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Telecom giant AT&T is optimistic that consumers will find the higher $15 a month price of upcoming streaming service HBO Max worth it compared with cheaper options, such as Disney+, president and COO and WarnerMedia CEO John Stankey told an investor conference Tuesday.
Disney+ has half the content “we have at half the price, and we [will] have twice the content we currently have at the same price” of the current HBO, he said at the UBS Global TMT (Technology, Media & Telecommunications) conference in New York in a session that was webcast. Arguing that HBO Max will have a “compelling price proposition” and that “appeals to the entire family,” Stankey added: “The household will be going to be saying that is a good investment for the household” with a “high utility factor.” And there will be “more than one segment of the household or the family that is going to sit down and watch at any given day.”
He also said that HBO Max’s approach is different from what Verizon, which has a partnership with Disney to provide Disney+ for free to certain subscribers, and others are offering. Disney+ is “a good product, they have done a nice job,” but its strongest appeal is to younger audiences, meaning “it’s not that deep,” while HBO Max wants to go broader to target the whole family.
Stankey also argued that consumers are likely to decide on several streaming services rather than just one. “I don’t think it’s a zero-sum game,” he said. “Many of these (services)…can be complementary.” Concluded the executive: “You would be hard pressed to suggest that Disney+ is a replacement service for Netflix…. You would be hard pressed to say Disney+ is a replacement service for Max. They are two different services and they are addressing different market segments.”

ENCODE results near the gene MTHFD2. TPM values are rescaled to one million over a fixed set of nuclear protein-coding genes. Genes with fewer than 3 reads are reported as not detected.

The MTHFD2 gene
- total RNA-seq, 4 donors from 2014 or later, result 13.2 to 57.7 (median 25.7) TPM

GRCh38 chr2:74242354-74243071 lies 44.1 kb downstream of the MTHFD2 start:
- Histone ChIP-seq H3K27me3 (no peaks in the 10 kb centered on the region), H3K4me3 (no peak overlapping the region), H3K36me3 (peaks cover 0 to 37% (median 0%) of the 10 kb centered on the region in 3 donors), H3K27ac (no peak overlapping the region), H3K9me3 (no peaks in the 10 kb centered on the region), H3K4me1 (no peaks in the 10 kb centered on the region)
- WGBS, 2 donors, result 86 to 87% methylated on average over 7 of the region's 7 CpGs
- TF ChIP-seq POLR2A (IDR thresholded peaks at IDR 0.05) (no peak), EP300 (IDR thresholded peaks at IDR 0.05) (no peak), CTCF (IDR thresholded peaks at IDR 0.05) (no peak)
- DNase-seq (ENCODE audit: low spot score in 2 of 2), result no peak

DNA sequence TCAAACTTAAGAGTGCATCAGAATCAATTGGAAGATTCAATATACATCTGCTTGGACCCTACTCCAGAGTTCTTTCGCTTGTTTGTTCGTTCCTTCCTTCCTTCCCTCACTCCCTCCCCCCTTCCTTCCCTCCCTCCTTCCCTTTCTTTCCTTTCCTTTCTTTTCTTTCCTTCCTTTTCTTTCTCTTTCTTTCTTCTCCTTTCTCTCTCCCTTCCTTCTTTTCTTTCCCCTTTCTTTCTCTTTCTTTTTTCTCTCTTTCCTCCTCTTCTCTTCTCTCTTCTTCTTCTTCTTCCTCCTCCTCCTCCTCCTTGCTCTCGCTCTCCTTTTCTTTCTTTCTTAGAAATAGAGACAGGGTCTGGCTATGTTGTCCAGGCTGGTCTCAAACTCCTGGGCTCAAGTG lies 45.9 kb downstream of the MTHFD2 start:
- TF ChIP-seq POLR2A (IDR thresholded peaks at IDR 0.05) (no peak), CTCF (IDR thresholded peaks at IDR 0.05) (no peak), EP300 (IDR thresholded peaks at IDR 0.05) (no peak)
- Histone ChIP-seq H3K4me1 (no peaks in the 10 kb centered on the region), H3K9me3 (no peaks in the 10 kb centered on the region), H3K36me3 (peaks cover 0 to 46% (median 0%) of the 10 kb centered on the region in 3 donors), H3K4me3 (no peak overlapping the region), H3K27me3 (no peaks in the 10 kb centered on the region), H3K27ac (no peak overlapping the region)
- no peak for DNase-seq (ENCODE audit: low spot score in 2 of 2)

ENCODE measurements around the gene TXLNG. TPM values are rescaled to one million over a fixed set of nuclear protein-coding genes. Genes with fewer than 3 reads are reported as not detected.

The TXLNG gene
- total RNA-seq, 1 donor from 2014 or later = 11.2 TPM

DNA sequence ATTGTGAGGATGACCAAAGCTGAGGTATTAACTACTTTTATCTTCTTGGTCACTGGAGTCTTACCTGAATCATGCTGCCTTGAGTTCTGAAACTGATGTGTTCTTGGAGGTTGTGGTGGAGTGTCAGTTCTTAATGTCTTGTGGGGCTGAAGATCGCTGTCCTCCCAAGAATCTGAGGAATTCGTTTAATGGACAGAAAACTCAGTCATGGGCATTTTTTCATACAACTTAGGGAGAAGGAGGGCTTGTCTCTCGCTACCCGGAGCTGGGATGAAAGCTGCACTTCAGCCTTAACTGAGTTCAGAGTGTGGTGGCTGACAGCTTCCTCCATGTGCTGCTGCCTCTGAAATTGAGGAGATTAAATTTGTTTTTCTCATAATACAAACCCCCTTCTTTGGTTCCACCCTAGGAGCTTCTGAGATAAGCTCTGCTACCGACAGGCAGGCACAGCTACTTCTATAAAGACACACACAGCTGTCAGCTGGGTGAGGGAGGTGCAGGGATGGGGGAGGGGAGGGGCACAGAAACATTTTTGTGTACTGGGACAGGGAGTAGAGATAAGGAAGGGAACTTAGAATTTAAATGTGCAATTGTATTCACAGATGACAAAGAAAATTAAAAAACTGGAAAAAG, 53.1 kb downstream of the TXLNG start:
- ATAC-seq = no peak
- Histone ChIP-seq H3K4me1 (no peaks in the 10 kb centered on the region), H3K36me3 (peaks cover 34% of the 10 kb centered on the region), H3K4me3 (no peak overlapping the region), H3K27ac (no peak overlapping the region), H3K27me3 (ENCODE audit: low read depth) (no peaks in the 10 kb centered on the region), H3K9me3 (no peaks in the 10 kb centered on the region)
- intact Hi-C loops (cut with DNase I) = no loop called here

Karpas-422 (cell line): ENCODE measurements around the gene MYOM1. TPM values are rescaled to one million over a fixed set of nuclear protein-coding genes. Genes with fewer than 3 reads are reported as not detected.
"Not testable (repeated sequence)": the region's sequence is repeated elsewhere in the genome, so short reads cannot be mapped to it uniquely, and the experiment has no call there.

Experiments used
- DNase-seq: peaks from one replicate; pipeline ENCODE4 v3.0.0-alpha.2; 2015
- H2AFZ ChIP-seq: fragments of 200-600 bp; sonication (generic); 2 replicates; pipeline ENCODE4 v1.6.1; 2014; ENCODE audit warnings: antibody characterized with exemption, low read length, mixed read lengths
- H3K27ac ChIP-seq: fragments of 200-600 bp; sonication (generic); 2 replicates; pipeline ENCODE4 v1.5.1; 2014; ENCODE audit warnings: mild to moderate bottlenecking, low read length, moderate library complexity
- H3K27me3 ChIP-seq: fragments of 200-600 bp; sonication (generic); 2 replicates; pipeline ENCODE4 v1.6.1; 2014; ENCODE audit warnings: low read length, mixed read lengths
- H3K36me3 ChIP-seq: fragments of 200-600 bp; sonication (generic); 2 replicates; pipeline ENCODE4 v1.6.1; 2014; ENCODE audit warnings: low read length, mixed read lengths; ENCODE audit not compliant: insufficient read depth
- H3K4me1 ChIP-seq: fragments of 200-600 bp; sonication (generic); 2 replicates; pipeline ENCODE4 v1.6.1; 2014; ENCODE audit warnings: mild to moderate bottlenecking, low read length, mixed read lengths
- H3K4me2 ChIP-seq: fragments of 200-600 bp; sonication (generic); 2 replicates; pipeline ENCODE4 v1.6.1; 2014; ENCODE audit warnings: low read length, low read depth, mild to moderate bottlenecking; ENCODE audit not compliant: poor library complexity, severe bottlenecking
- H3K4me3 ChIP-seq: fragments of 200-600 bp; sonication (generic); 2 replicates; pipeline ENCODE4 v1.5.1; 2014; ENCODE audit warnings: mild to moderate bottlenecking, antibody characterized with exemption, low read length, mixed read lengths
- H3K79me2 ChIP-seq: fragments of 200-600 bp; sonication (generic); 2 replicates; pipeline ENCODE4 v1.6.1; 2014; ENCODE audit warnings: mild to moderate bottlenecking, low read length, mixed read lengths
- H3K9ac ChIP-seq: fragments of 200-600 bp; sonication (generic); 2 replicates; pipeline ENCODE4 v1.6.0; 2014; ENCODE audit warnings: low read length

Discussing the May launch of HBO Max, Stankey also mentioned that AT&T is “one of the largest advertisers in the United States,” so there is a real opportunity for promotion across its businesses if done right. The firm can use “efficient digital techniques” in addition to macro brand and awareness building, he explained.
Stankey reiterated that the international rollout of HBO Max will depend on local markets and HBO’s and WarnerMedia’s presence there. For example, WarnerMedia recently extended a long-running deal with Sky in its European markets of the U.K., Ireland, Italy, Germany and Austria to leverage Sky’s reach there. In other European markets, WarnerMedia could decide to go directly to consumers with a launch of HBO Max if there is a “clear field to gain customers,” he added
Will WarnerMedia keep all its content for HBO Max in the future or continue to license some of the programming it makes? “We support HBO Max domestically,” Stankey said, adding that fourth-quarter financials will show some of the lost licensing revenue at WarnerMedia. But he emphasized that the firm is not out of the licensing business “by a long shot,” adding: “The studio will remain independent.”